The Problem with Granddad’s Drill

The Problem with Granddad’s Drill

Acts 2.1-11; Ephesians 5.18

Dr. Jim Denison

In 1981 Janet and I purchased our first house , in Arlington. It needed much work, so my Granddad came down to help. He lost his farm in the Depression and became a carpenter, and worked until he died a few years ago at the age of 99. He built a tool shed, sheet-rocked the garage, redid the kitchen, and generally transformed the house for us.

I still remember his reaction when he looked at my tools his first day with us. I had a socket wrench, a hammer, and a few screwdrivers to my name. So first thing, he took me to Sears and bought me a drill.

He had to show me how to use it, to change the bits and so on. I’ve used it ever since. But one thing he didn’t have to explain was the fact that the drill must be plugged in to a power source. Unplugged, it’s of little use. There’s nothing wrong with it—it just needs power. So it is with the church today.

Last week we walked through the Book of Acts and saw the power of God working on every hand. 3,000 saved at Pentecost; a crippled man healed; fearful disciples now preaching boldly to the Sanhedrin; the judgment on Ananias and Sapphira; the conversion of Saul, Cornelius, and thousands of people across Paul’s journeys; miracle upon miracle.

Here’s my question: can God really do today what he did then? Can we have the same power in our lives which they had in theirs? If we can, why don’t we see that power more? More miracles, healings, proof of the Spirit at work? Can we truly have this power, or is this just rhetoric?

Many of you have that question. We read about miraculous power across the Book of Acts, but wonder if this is still possible today. If it is, why don’t we see it more?

Let’s see how the Spirit worked, and how he still works today.

How did the Spirit work?

The first Christians are meeting in an upstairs room of a house in Jerusalem; tradition says it was the same place where Jesus took his Last Supper with them. They are spending this time exclusively in prayer and worship (1.13-14).

Now comes the day of Pentecost, one of the three great Jewish holidays, 50 days after Passover (early June on our calendar). Every male Jew living within twenty miles of Jerusalem was legally required to come, and Jews from across the world would crowd the streets of the city for the party.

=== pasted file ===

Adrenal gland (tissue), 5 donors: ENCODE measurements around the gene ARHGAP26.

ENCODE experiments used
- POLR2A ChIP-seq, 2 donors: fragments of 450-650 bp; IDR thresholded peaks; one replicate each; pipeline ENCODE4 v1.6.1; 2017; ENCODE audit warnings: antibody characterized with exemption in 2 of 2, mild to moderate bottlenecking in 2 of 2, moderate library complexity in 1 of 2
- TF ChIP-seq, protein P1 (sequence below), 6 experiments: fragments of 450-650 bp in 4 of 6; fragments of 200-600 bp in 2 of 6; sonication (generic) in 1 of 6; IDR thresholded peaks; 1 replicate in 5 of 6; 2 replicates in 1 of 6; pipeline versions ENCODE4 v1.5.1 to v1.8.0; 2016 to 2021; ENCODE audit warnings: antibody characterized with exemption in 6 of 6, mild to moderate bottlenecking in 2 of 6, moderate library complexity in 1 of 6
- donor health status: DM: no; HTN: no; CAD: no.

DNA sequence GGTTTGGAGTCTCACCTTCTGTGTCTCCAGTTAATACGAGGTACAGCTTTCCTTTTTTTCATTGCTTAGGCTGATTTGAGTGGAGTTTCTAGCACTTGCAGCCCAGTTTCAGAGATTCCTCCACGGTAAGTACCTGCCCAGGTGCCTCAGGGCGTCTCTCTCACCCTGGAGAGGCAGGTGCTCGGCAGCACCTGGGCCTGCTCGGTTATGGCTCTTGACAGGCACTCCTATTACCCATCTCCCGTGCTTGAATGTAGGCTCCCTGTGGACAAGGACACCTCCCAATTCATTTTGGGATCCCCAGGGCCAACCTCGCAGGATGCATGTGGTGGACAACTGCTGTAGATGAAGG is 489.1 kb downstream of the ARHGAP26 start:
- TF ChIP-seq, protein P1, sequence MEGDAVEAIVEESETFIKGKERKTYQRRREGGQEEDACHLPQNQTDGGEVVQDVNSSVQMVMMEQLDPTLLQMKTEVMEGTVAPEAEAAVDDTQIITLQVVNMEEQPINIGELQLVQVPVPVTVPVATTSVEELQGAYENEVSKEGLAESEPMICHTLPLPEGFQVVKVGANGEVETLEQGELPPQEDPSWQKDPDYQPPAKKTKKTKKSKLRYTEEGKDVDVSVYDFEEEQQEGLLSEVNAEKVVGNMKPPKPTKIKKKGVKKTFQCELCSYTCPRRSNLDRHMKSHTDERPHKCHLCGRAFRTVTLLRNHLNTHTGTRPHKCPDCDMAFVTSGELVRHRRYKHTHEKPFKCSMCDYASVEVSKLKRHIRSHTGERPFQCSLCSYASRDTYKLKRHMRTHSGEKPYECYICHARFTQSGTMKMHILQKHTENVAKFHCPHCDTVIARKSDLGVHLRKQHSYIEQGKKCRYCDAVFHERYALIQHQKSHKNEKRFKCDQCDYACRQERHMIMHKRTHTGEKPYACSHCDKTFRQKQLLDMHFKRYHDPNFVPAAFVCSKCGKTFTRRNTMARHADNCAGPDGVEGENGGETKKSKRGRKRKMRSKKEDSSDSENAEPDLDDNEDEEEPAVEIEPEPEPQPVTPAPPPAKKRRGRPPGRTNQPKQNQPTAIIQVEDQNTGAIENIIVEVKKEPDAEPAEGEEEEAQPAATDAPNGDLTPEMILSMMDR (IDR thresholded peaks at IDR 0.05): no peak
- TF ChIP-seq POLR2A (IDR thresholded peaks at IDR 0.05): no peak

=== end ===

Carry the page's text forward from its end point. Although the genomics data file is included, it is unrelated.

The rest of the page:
Suddenly, while the first Christians are in prayer in their upper room, the Holy Spirit moves in a way never before seen in human history.

Previously the Spirit would come “upon” people for a particular purpose and time (cf. Judges 14.19). This is why David prayed, “Take not your Holy Spirit from me” (Psalm 51.10). No one after Pentecost needs this prayer.

For now the Spirit moves “into” us, taking up residence forever. These Christians are “filled” with the Spirit—he moves into their lives. They are empowered by him for the purpose Jesus had assigned them: to be his witnesses.

In fact, each believer is so empowered that he or she begins immediately to go into the crowd to tell about Jesus.

Thus the people say in surprise, “How is it that each of us hears them?” (v. 8); “we hear them declaring the wonders of God” (v. 11). Not Peter yet, but each of the 120 fulfilling God’s purpose by God’s power.

And this in a miraculous way. People from across the world have crowded into Jerusalem for the festival. Fifteen different nations are listed here by Luke, each with his or her own language. But by the Spirit’s power these Galilean Jewish Christians speak of Jesus in languages they have never learned.

Imagine how it would feel to hear yourself speak words you don’t know, in a language you’ve never learned, and you’ll have something of the wonder and joy these men and women felt. Imagine being far from home in a distant country, surrounded by languages you do not know, then hearing the gospel in your own native tongue. You think this person is an American, but discover that he’s a German, or Spaniard, or Frenchman, and he’s just as surprised to be speaking English as you are to hear it.

Their response then was the same as today. Some are confused: “Amazed and perplexed, they asked one another, ‘What does this mean?'” (v. 12). Some criticize: “Some, however, made fun of them and said, ‘They have had too much wine'” (v. 13).

But others are convicted: “When the people heard this they were cut to the heart and said to Peter and other apostles, ‘Brothers, what shall we do?'” (v. 37).

And these celebrate as well: “Those who accepted his message were baptized, and about three thousand were added to their number that day” (v. 41).

And the Spirit continued to empower God’s people to accomplish God’s purpose.

He “filled” Peter as he preached to the rulers and elders of the nation (4.8).

He “filled” all the first believers with his power (4.31).

He convicted Ananias and Sapphira of their sin (5.3).

He witnessed to the Sanhedrin through them (5.32).

He empowered the deacons and specifically Stephen (6.3, 10; 7.55).

He directed Philip to the Ethiopian eunuch (8.29) and led him away after the man came to faith (8.39).

He empowered Paul for his life and ministry (9.17; 13.4, 9).

He encouraged the entire church (9.31).

He directed Peter to go to Cornelius the Gentile (10.19; cf. 11.12).

He called Paul and Barnabas to their missionary work (13.2), led them to Europe and the West (16.6), and empowered them throughout their ministry.

When does the Spirit work today? (Eph. 5.18)

Do you want God’s Spirit to work in your life and church like this? Do you believe Scripture when it says that Jesus Christ is the same yesterday, today, and forever (Hebrews 13.8)? Do you believe that God can do anything today he wishes, and that he could move in our lives with the same power we saw in theirs?